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Title: The exploration of CD44 as a mediator of a drug resistant phenotype in ER+ breast cancer
Author: Bellerby, Rebecca
ISNI:       0000 0004 5355 1244
Awarding Body: Cardiff University
Current Institution: Cardiff University
Date of Award: 2015
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The majority of breast cancers express the oestrogen receptor and are potentially amenable to endocrine therapy, however the clinical effectiveness of these agents is limited by the phenomenon of acquired resistance which is associated with disease relapse and poor prognosis. It has been previously demonstrated that the CD44 receptor is overexpressed in acquired tamoxifen resistance where it associates with an enhanced migratory phenotype, however little is known regarding the effects of CD44 splice variants in this context. This thesis aimed to explore the role of CD44 variant isoforms in a model of ER+ breast cancer derived tamoxifen-resistance (Tam-R cells) and expand these explorations into an additional model of acquired fulvestrant-resistance (Fas-R cells). Multiple CD44 isoforms were found to be upregulated in resistance although a differential expression profile was observed between Tam-R and Fas-R cells. Inhibition of global CD44 expression in both endocrine resistant models led to a loss in their migratory, proliferative and invasive capacity and attenuated their responses to the CD44 ligand, hyaluronan. Overexpression of CD44v6 in endocrine sensitive MCF-7 cells induced EGFR pathway activation leading to enhanced cellular invasion, and attenuated response to fulvestrant. Accordingly, CD44v6 suppression in Tam-R cells resulted in a loss of EGFR pathway signalling and reduced invasion. Preliminary clinical analysis revealed that co-expression of CD44v6 and EGFR associated with a trend for worsened outcome in ER+ breast cancer patients treated with tamoxifen. These data suggest that upregulation of CD44v6 may contribute to an aggressive phenotype in tamoxifen resistant cells through a mechanism involving the EGFR. Future use of CD44v6 and EGFR as biomarkers may have potential therapeutic value to predict a cohort of ER+ breast cancer patients which relapse earlier on tamoxifen and may thus require more aggressive treatment strategies.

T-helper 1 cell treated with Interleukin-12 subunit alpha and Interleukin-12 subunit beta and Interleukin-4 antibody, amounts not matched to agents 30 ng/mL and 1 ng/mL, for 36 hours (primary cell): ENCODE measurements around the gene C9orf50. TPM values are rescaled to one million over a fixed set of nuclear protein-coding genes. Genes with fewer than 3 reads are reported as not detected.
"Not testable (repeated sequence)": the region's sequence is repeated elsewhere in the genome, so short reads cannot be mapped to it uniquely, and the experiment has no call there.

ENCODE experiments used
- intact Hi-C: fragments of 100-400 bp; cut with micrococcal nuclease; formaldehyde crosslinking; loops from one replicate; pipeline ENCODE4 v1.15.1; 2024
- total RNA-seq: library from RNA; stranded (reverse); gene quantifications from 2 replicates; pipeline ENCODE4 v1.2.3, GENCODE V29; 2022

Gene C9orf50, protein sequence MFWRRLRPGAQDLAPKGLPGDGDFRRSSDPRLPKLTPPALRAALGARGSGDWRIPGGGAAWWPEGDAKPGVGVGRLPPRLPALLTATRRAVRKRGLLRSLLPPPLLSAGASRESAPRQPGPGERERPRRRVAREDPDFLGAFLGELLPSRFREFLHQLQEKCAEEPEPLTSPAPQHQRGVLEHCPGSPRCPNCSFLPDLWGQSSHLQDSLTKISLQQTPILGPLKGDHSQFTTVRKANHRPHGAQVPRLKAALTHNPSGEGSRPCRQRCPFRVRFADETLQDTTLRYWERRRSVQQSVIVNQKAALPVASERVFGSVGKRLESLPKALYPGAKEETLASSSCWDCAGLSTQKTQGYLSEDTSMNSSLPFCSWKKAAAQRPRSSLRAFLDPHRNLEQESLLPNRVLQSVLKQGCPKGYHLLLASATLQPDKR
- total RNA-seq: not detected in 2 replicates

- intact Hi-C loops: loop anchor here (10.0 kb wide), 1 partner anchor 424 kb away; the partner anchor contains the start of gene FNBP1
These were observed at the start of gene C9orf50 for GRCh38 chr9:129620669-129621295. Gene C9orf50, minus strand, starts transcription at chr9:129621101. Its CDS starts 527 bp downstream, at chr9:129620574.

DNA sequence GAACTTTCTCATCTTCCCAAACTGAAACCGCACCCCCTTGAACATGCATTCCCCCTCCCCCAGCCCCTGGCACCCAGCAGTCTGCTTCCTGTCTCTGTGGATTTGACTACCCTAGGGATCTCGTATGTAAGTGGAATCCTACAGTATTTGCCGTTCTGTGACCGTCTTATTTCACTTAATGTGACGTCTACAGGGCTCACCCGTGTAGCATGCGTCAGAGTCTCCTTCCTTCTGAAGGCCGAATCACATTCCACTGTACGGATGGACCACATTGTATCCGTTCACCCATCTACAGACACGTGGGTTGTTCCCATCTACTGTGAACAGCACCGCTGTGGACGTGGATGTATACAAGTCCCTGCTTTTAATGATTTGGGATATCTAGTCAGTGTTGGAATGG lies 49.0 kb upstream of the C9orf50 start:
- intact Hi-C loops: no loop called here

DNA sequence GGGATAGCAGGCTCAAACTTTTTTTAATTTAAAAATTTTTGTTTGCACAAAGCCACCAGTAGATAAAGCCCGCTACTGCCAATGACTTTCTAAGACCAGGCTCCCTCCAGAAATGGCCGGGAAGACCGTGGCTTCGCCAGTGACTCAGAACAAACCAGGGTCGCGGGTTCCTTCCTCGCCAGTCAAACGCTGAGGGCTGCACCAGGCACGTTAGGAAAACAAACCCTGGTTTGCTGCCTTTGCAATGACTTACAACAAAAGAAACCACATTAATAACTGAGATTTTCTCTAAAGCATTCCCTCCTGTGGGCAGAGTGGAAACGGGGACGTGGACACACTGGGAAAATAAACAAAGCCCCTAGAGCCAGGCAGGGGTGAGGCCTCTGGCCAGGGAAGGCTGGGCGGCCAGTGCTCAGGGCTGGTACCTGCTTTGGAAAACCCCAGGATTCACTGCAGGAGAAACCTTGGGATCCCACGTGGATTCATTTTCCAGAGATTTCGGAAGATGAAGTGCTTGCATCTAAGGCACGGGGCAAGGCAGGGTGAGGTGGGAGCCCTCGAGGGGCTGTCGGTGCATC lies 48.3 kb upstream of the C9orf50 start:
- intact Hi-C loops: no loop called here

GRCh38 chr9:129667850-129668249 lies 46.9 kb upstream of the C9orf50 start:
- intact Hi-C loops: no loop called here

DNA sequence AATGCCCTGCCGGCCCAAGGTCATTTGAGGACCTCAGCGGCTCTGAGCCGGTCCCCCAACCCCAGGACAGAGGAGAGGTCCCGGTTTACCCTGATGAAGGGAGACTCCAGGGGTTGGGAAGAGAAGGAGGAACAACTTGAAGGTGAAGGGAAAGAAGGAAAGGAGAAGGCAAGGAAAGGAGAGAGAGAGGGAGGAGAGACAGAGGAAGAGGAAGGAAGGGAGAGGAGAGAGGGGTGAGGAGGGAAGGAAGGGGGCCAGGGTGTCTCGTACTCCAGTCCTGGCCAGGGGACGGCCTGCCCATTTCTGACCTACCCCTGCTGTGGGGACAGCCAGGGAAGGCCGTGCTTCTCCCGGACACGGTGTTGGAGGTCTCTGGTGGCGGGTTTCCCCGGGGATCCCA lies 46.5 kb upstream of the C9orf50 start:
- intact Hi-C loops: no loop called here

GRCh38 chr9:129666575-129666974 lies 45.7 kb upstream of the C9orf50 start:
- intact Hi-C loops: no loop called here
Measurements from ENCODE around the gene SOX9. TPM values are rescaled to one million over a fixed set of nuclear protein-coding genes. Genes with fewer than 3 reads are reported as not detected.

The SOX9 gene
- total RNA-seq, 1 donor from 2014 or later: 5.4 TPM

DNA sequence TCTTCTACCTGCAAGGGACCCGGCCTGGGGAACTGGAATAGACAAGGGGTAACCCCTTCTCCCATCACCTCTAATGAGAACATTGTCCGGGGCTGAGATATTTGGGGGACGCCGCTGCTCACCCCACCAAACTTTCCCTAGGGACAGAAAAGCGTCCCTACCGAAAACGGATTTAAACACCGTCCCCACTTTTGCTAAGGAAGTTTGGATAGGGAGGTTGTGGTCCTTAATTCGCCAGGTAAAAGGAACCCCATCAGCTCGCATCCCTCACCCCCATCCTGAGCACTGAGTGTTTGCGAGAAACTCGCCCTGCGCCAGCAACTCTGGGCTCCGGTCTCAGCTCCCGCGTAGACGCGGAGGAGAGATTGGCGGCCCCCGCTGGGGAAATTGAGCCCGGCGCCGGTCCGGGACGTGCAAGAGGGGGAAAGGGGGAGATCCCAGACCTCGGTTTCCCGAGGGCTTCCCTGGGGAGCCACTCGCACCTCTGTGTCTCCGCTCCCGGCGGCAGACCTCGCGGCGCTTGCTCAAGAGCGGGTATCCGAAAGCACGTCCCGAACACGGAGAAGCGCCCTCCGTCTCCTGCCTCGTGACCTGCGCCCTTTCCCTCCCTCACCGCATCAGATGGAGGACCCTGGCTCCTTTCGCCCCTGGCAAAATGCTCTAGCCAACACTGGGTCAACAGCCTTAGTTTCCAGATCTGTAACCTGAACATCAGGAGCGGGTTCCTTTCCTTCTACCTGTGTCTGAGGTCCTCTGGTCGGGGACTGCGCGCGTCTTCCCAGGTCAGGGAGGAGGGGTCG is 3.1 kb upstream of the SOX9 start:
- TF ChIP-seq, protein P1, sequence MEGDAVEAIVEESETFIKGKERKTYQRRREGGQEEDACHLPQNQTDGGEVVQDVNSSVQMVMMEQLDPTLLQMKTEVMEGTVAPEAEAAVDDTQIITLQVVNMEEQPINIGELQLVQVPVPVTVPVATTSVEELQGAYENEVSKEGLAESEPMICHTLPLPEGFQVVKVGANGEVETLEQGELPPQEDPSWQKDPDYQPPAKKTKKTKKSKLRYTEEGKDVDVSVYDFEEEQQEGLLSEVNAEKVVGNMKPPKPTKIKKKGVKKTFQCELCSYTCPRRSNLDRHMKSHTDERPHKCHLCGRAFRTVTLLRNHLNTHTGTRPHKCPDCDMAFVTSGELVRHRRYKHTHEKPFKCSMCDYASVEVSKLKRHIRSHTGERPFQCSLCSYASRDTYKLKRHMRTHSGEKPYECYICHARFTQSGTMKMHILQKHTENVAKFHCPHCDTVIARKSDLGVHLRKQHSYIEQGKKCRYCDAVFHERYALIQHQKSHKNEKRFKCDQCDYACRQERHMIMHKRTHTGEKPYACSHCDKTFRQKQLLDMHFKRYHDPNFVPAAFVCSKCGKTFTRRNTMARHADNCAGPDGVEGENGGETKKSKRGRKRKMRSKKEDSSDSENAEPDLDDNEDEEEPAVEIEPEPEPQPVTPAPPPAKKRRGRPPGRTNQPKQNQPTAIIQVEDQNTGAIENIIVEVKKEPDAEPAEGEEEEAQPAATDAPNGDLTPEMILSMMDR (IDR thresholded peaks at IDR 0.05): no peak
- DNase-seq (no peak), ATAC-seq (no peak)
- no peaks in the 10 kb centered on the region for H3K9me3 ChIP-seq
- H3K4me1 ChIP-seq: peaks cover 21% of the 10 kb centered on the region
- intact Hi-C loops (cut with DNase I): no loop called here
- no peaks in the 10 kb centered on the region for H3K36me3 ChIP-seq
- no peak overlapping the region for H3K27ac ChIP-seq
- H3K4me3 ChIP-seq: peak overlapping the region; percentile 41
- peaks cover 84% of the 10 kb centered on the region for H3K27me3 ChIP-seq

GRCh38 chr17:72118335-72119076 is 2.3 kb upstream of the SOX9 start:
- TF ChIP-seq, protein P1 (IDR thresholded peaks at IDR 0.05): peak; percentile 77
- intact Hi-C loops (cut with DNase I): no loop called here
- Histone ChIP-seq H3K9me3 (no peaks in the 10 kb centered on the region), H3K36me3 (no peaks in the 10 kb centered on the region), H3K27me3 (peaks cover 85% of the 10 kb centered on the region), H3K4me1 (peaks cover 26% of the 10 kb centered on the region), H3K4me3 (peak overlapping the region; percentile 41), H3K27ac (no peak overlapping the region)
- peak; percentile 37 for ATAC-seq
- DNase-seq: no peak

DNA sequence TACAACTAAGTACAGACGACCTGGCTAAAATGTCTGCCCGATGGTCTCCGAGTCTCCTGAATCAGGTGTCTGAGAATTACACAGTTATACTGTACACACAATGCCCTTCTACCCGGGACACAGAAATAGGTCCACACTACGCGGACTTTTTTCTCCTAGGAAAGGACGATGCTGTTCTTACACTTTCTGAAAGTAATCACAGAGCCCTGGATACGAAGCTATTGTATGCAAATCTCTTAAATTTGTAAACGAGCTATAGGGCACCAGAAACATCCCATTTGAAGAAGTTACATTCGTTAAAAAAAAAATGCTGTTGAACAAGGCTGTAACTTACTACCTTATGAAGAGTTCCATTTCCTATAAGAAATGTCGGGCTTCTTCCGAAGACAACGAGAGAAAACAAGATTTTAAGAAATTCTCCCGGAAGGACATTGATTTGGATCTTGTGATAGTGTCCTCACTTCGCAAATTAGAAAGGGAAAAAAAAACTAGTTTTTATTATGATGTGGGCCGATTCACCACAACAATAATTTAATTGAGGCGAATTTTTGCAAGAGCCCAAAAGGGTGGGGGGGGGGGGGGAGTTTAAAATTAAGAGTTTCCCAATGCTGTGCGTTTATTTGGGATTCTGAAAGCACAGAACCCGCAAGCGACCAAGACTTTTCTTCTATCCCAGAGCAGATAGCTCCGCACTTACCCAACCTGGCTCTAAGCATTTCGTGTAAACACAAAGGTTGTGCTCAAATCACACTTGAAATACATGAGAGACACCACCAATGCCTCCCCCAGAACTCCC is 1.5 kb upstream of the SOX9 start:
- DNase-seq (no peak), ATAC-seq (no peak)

Supervisor: Not available Sponsor: Not available
Qualification Name: Thesis (Ph.D.) Qualification Level: Doctoral
EThOS ID:  DOI: Not available
Keywords: Q Science (General)